Directed by Alfred Hitchcock
Written by Evan Hunter
Last year during Hitchcocktober, I reexposed myself to The Birds by the master and found it to be absolutely amazing. My first experience with the film was as a young high school kid who felt older films were below him. I found the effects to be laughable and the story sleep inducing. No, really, I fell asleep. But then last year, here I was singing its praises, absolutely amazed by the craft of Hitchcock and hearalding it as a forgotten masterpiece. With my thrid viewing of the film, I fall very much so more in the middle if you will. I still find the film to have its moments of brilliance, and more than most films get the chance to sniff, but there is certainly some stumbling blocks as well.
I think last year when I saw the film I was blinded by the craft and seemed to miss just how not good Tippi Hedren is in this film. Though I was not alive back then, Tippi comes out of nowhere to star in this film and she is a beautiful woman, no doubt, but I hated her this go round. In addition to the stale performance, I think the character of Melanie is pretty annoying too. A 1963 version of Paris Hilton almost, one whom I cannot hold any real sympathy or relation when I really pay attention to her character. Rod Taylor on the other hand, as Mitch, and Suzanne Pleschette as Annie, are both really quite good and great to watch. So there bcomes this interesting dynamic of characters I like, and one I don’t, which makes it difficult to really get into the film all the way.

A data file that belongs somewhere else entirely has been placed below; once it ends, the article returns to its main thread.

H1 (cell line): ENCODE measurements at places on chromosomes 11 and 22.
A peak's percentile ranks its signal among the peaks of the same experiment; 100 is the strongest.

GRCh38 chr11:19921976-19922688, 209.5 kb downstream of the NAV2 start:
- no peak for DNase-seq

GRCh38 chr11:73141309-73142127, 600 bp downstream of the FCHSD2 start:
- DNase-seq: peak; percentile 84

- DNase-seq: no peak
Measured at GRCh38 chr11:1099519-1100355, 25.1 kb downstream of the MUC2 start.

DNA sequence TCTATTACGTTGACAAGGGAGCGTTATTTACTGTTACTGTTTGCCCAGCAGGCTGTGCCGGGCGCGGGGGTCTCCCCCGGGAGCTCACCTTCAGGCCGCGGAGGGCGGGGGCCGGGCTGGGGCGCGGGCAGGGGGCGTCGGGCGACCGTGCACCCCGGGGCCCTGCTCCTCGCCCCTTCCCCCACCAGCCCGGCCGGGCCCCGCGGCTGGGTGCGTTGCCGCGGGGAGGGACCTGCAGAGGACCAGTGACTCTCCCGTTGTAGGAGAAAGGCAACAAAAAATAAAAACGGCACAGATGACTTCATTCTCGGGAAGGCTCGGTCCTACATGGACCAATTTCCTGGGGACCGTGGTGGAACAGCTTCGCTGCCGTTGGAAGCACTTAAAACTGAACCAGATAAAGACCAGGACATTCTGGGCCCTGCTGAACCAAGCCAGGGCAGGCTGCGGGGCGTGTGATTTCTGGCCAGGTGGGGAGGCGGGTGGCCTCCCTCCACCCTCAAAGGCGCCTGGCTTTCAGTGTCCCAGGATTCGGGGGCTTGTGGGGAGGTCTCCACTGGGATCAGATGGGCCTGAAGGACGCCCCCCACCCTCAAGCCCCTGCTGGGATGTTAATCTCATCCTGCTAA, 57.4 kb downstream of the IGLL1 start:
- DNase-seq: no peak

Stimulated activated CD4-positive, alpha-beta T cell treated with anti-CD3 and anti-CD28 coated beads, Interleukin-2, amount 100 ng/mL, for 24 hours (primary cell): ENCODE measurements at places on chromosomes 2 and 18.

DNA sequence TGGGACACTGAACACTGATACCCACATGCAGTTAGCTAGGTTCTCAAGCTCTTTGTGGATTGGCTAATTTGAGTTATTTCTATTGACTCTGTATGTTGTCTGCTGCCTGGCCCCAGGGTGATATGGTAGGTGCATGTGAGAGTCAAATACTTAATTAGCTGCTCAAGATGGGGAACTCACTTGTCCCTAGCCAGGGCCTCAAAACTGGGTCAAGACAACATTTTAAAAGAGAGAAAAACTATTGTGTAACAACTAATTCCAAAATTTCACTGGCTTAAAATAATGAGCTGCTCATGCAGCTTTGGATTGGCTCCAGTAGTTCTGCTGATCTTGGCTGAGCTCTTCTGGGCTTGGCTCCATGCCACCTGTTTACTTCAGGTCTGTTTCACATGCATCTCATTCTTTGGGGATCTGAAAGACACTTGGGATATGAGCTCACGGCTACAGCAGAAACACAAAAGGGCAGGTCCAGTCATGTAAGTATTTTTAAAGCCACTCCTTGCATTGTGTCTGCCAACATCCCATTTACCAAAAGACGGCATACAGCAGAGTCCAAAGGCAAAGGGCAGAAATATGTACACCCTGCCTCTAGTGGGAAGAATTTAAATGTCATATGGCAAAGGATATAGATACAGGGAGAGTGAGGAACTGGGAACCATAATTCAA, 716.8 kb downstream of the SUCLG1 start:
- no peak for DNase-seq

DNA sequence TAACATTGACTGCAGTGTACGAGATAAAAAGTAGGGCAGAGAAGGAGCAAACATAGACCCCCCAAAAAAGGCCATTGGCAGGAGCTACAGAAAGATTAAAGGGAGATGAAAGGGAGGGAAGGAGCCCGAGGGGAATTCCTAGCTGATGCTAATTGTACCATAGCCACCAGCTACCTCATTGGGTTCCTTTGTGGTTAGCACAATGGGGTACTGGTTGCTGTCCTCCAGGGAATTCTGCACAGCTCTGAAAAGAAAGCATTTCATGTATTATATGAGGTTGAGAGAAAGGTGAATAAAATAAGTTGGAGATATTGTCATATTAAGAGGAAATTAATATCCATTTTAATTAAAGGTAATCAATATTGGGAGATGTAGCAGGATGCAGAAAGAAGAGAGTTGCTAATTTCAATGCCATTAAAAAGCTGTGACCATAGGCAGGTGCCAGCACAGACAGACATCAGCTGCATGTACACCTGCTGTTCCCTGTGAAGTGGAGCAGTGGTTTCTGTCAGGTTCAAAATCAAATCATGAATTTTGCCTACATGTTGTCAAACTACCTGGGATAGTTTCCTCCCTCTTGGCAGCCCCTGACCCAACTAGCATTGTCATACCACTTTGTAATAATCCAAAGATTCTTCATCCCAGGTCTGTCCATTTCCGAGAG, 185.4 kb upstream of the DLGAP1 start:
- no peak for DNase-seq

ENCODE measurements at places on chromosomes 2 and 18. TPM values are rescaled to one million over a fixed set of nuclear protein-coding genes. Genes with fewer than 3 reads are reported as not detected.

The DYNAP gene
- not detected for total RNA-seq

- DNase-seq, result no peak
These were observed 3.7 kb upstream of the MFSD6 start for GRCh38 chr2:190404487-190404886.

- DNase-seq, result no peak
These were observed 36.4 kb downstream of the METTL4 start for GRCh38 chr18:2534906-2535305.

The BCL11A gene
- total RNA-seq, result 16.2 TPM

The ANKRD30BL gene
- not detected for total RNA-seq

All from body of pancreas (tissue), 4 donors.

The craft is still there at the end of the day. The tension, the story (even if I don’t like Melanie, at least they seem to be able to mask it well enough), the visuals. They are all stellar and anything less from Hitchcock would be the exception so it is important to not fall into the pitfall of over expectations in that regard. He really is top notch and that is why he is my second favorite director of all time. For films like this that are considered his second tier, when in reality, anyone would love to have it as their masterpiece. Oh, and those effects, in reality, are amazing. And once again I had people in the theater laughing at various points throughout the film. Fine, I’m over it, but when put into context of when the film was made and the limitations faced back then, the effects are brilliant. It was a different time then, and I love seeing the evolution of film in that manner. A good film is a good film, and The Birds is a good film.